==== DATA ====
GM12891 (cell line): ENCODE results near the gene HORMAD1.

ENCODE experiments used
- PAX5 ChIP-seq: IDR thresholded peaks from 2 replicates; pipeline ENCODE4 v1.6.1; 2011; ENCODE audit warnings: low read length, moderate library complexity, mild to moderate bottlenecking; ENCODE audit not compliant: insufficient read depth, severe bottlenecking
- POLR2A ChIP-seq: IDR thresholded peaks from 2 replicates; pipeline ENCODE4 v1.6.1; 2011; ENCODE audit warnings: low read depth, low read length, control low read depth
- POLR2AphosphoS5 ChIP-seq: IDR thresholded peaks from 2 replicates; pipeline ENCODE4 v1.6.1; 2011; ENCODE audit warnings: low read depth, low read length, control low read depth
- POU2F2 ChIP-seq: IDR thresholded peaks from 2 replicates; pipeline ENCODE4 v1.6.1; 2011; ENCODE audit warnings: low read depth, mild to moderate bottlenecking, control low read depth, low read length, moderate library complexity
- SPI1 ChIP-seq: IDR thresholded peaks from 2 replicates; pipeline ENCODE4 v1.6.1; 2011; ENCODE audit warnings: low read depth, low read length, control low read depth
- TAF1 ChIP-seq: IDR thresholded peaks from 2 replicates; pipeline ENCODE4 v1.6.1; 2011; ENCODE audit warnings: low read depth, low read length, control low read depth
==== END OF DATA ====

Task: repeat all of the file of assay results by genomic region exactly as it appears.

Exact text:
GM12891 (cell line): ENCODE results near the gene HORMAD1.

ENCODE experiments used
- PAX5 ChIP-seq: IDR thresholded peaks from 2 replicates; pipeline ENCODE4 v1.6.1; 2011; ENCODE audit warnings: low read length, moderate library complexity, mild to moderate bottlenecking; ENCODE audit not compliant: insufficient read depth, severe bottlenecking
- POLR2A ChIP-seq: IDR thresholded peaks from 2 replicates; pipeline ENCODE4 v1.6.1; 2011; ENCODE audit warnings: low read depth, low read length, control low read depth
- POLR2AphosphoS5 ChIP-seq: IDR thresholded peaks from 2 replicates; pipeline ENCODE4 v1.6.1; 2011; ENCODE audit warnings: low read depth, low read length, control low read depth
- POU2F2 ChIP-seq: IDR thresholded peaks from 2 replicates; pipeline ENCODE4 v1.6.1; 2011; ENCODE audit warnings: low read depth, mild to moderate bottlenecking, control low read depth, low read length, moderate library complexity
- SPI1 ChIP-seq: IDR thresholded peaks from 2 replicates; pipeline ENCODE4 v1.6.1; 2011; ENCODE audit warnings: low read depth, low read length, control low read depth
- TAF1 ChIP-seq: IDR thresholded peaks from 2 replicates; pipeline ENCODE4 v1.6.1; 2011; ENCODE audit warnings: low read depth, low read length, control low read depth